Bishop D.C.,University of Sydney |
Johnston A.J.,University of Sydney |
Antonenas V.,Sydney Cellular Therapies Laboratory |
Gottlieb D.J.,University of Sydney |
Gottlieb D.J.,Sydney Cellular Therapies Laboratory
Internal Medicine Journal | Year: 2014
Elderly patients with acute myeloid leukaemia (AML) have a poor prognosis with standard chemotherapy. Two elderly AML patients treated with infusion of family-derived partially human leukocyte antigen (HLA)-matched peripheral blood stem cells following each cycle of chemotherapy entered morphological complete remission without graft versus host disease or major toxicity. Our results support this as a non-toxic approach for inducing a graft versus leukaemia effect in patients not suitable for allogeneic transplantation. Additional resources required for donor assessment and harvest may be reduced by using banked partially HLA-matched mononuclear cells from unrelated donors. © 2014 Royal Australasian College of Physicians.
Blyth E.,University of Sydney |
Blyth E.,Westmead Hospital |
Withers B.,University of Sydney |
Clancy L.,University of Sydney |
And 4 more authors.
Virulence | Year: 2016
Cytomegalovirus (CMV) remains a major contributor to morbidity and mortality following allogeneic haemopoietic stem cell transplant (HSCT) despite widespread use of viraemia monitoring and pre-emptive antiviral therapy. Uncontrolled viral replication occurs primarily in the first 100 d post transplant but this high risk period can extend to many months if immune recovery is delayed. The re-establishment of a functional population of cellular effectors is essential for control of virus replication and depends on recipient and donor serostatus, the stem cell source, degree of HLA matching and post-transplant factors such as CMV antigen exposure, presence of GVHD and ongoing use of immune suppression. A number of immune monitoring assays exist but have not yet become widely accessible for routine clinical use. Vaccination, adoptive transfer of CMV specific T cells and a number of graft engineering processes are being evaluated to enhance of CMV specific immune recovery post HSCT. © 2016 Taylor & Francis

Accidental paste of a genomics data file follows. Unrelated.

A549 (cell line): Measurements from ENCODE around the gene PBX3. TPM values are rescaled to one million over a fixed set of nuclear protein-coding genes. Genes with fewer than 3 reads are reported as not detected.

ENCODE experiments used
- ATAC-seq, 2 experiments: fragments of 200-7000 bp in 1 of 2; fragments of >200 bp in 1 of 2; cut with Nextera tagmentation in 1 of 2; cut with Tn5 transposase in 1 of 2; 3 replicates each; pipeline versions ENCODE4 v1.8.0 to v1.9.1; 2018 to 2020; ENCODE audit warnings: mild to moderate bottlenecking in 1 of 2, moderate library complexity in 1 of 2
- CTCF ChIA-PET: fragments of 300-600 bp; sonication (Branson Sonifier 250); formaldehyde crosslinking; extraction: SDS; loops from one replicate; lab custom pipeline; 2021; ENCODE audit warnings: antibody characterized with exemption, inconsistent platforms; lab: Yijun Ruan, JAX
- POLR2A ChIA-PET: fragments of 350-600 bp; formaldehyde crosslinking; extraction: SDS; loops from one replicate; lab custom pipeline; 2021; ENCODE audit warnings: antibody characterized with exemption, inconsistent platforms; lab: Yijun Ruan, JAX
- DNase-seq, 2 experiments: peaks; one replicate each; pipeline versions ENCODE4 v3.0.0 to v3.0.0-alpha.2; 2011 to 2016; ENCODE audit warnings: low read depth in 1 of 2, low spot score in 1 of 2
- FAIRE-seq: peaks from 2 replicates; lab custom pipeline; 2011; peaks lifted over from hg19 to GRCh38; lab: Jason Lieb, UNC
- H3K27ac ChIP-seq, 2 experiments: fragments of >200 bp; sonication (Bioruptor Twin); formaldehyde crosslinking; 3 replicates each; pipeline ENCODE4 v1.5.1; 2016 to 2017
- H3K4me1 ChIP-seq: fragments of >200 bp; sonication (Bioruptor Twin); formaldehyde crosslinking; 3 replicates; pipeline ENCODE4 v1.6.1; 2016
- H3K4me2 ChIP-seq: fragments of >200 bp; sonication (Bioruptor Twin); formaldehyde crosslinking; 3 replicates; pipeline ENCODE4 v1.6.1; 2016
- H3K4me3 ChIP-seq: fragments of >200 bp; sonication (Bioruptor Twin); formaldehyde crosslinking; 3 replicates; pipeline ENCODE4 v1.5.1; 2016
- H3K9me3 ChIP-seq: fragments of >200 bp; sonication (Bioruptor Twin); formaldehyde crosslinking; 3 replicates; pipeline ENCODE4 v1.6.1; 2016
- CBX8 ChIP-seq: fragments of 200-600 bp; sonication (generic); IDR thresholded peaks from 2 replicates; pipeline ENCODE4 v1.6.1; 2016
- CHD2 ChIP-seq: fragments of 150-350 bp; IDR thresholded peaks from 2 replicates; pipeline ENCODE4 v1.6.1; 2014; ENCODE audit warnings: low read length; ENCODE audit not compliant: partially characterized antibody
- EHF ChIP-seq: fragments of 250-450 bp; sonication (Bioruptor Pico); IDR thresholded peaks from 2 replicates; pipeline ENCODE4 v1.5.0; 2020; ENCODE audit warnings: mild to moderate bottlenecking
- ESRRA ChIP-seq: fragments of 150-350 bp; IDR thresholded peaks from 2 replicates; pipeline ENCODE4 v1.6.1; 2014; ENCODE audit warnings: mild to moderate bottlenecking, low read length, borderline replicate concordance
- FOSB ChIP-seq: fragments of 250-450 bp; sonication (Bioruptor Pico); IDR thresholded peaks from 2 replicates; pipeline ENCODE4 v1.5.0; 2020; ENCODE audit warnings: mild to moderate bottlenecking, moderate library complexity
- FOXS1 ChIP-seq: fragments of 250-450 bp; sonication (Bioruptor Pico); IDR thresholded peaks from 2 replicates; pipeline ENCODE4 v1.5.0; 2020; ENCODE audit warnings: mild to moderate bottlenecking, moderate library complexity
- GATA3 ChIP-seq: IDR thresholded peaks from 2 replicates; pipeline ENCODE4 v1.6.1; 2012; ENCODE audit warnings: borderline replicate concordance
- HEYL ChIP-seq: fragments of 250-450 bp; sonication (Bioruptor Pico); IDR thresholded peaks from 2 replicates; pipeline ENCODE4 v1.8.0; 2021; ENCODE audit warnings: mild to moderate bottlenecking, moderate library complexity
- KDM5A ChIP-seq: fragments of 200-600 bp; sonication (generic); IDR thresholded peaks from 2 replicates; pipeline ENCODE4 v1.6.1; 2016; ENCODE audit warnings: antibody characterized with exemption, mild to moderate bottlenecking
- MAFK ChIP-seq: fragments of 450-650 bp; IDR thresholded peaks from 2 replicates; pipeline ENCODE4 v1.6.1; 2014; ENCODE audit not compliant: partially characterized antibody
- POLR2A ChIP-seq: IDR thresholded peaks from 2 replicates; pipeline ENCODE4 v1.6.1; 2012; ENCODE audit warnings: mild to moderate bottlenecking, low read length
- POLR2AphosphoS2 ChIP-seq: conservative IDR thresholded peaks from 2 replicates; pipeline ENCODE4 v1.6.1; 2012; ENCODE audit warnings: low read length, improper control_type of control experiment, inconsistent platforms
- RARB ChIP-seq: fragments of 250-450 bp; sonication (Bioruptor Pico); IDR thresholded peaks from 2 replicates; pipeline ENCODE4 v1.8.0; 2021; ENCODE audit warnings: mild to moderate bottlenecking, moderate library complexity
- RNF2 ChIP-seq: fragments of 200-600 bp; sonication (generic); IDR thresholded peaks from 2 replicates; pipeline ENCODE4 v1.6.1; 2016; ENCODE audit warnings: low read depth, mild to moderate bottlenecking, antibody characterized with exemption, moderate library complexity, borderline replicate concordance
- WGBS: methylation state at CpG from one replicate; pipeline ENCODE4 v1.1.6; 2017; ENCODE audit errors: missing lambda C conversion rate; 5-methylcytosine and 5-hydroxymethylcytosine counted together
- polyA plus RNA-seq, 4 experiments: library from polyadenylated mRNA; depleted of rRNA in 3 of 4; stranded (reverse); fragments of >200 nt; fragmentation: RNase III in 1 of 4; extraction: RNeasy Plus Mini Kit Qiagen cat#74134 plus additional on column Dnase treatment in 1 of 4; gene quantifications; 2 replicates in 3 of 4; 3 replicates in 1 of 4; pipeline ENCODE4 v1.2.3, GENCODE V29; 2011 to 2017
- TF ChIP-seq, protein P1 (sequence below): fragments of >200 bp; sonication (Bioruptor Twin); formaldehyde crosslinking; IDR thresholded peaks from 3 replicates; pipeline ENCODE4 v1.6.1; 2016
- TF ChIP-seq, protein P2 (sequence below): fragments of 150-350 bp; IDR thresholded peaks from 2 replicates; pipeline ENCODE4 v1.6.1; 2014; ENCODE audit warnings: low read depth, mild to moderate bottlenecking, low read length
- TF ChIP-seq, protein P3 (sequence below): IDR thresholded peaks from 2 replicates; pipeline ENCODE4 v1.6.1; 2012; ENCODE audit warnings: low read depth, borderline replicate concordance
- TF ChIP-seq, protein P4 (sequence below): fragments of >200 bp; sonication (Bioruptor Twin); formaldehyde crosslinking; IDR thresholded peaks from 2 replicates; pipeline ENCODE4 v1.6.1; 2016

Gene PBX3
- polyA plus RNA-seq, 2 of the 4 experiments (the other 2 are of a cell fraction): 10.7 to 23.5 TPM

Ramanayake S.,University of Sydney |
Bilmon I.,University of Sydney |
Bilmon I.,Westmead Hospital |
Bilmon I.,Sydney Cellular Therapies Laboratory |
And 15 more authors.
Cytotherapy | Year: 2015
Background aims: Protocols for the production of CD19-specific chimeric antigen receptor (CAR19) T cells are often complex and expensive because of the use of retroviral and lentiviral vectors or the need for CAR19 T-cell enrichment. We aimed to simplify the generation of CAR19 T cells from the peripheral blood of normal donors and patients using the piggyBac transposon system of gene modification. Methods: We varied electroporation voltage, cytokines and stimulation conditions for the generation and expansion of CAR19 T cells over a 3-week culture period. Results: Using optimized electroporation voltage, interleukin-15 alone and co-culturing CAR T cells with peripheral blood mononuclear cells, we were able to expand CAR19 T-cell cultures by up to 765-fold over 3 weeks in normal donors and 180-fold in patients with B-cell malignancies. Final median CAR19 expression of 72% was seen in normal donors, and 81% was seen in patients with acute lymphoblastic leukaemia, chronic lymphocytic leukemia or non-Hodgkin lymphoma. CAR19 T cells produced interferon gamma on stimulation with CD19+ cell lines and efficiently lysed both CD19+ cell lines and primary leukemia cells. In addition, combining CAR expression with an inducible caspase safety switch allowed elimination of CAR19 T cells by the application of a small molecule dimerizer. Discussion: We have produced a simple, inexpensive and easily adoptable protocol for the generation of CAR19 T cells suitable for use in clinical trials using the piggyBac transposon system. This provides a robust platform for further enhancing the T-cell product and testing new CAR technologies. © 2015 International Society for Cellular Therapy.